Ah, change. In the 2006 elections, the Democrats took the Congress. In 2008, they expanded their gains in the Congress and took the presidency. At the headline level, certainly, we got change in bold, 60-point type.
But let's read further into the story. It turns out that the change occured only at the margins -- in open seats, where both parties put up serious candidates, threw their weight behind them and then sweated while the voters exercised their power to choose.
In the bulk of the races, on the other hand, incumbents nearly always won as they nearly always do. In 2006, 94% of House incumbents won; in 2008, 94.8% of House incumbents won.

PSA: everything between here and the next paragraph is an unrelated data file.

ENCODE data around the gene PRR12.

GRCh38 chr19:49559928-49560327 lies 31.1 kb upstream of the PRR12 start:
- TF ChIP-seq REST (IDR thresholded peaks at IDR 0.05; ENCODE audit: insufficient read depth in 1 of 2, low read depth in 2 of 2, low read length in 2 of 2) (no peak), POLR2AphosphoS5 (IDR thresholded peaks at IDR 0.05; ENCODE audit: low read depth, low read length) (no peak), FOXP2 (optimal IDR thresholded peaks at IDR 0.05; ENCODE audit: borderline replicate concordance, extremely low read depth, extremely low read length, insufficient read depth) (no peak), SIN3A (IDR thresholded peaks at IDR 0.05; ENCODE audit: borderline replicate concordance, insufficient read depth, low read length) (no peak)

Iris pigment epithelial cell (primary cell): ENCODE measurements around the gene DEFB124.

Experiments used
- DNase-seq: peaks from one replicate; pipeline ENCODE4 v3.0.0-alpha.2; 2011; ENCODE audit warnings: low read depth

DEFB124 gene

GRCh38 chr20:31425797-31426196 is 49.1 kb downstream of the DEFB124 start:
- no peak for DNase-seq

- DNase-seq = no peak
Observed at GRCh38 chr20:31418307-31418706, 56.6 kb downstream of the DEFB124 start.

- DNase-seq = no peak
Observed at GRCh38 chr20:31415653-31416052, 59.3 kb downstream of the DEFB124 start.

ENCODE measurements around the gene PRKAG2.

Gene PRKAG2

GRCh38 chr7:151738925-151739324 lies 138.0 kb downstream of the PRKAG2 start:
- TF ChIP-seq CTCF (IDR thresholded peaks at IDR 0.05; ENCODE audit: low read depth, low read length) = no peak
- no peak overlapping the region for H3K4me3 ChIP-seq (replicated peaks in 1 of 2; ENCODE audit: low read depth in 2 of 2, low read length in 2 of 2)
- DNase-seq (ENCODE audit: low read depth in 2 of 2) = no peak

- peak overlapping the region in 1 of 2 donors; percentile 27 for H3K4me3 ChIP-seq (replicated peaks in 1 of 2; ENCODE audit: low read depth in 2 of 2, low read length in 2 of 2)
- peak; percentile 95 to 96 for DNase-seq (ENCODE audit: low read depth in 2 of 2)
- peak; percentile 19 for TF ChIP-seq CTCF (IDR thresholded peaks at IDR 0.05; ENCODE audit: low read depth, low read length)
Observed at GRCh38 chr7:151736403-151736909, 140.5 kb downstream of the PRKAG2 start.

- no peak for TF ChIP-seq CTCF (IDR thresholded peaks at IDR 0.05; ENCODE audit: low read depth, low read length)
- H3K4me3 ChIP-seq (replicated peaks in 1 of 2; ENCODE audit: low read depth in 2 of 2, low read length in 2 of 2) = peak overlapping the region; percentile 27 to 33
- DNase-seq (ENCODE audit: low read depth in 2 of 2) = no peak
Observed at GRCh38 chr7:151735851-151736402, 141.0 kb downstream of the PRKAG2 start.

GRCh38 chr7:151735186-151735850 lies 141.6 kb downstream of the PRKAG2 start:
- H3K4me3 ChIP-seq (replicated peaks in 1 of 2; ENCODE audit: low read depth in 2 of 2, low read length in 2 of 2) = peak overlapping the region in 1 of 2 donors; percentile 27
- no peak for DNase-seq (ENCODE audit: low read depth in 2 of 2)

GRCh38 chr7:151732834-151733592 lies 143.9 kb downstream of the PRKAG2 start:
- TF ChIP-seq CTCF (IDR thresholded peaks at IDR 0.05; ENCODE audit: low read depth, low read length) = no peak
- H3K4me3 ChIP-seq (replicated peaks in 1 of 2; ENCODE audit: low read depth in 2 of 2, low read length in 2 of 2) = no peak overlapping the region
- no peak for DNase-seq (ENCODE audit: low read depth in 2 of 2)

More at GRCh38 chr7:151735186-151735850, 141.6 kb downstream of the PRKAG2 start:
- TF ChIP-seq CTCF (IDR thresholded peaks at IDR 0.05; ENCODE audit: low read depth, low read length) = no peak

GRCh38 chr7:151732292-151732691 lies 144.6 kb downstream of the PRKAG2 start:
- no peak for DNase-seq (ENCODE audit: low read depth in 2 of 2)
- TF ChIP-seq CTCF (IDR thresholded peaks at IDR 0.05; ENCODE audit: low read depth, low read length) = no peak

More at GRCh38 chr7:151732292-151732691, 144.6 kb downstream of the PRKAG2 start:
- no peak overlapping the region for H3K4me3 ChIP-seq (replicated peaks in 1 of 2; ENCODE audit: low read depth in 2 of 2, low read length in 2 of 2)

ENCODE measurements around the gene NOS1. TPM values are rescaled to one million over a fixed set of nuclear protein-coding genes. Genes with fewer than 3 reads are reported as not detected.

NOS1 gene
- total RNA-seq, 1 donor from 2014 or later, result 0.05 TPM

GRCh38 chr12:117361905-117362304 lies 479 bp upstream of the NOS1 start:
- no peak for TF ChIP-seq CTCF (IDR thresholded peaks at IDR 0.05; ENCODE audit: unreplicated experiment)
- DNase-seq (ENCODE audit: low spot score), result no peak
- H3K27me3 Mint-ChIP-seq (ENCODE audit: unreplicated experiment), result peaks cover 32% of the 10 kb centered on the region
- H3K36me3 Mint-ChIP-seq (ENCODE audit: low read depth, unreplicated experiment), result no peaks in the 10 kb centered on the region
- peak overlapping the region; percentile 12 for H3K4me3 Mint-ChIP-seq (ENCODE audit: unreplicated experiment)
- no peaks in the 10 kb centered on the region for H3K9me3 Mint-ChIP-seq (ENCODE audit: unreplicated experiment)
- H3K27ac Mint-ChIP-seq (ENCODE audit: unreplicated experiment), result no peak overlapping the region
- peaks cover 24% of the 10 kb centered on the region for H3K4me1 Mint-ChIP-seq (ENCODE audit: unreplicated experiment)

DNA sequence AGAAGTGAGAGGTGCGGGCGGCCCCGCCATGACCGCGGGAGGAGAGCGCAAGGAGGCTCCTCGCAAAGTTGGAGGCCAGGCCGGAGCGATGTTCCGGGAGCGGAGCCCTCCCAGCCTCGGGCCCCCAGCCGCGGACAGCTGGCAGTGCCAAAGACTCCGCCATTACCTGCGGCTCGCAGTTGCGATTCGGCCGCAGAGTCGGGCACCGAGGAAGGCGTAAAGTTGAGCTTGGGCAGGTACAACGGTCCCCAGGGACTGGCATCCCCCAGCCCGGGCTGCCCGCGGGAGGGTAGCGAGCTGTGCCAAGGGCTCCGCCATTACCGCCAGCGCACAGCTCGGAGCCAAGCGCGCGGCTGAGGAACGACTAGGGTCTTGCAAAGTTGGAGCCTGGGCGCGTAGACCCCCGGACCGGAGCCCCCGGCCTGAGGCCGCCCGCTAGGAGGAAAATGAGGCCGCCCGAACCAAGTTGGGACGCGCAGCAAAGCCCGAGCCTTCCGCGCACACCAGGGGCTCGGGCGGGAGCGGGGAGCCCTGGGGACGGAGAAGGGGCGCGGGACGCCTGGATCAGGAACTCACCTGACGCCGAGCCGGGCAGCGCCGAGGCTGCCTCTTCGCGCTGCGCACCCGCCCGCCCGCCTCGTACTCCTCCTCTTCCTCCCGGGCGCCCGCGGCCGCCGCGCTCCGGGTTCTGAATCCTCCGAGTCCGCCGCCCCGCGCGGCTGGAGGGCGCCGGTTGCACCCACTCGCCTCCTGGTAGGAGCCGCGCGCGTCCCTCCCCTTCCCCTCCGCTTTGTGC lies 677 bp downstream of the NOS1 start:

You might ask, how can this be? But a better question is, how could this not be? An incumbent benefits from numerous advantages, the largest of which is probably the automatic support of special interests. This overwhelming lead discourages serious candidates from running and encourages parties to commit their limited resources elsewhere. In most cases, incumbents face underfunded challengers without serious party support, many of whom are simply gadflys.
Or, incumbents go unchallenged and the election is canceled altogether. Elections were canceled in 56 House districts this year.
Change, then, is made possible by open and competitive elections -- something that term limits mandate in every district at least once every eight years.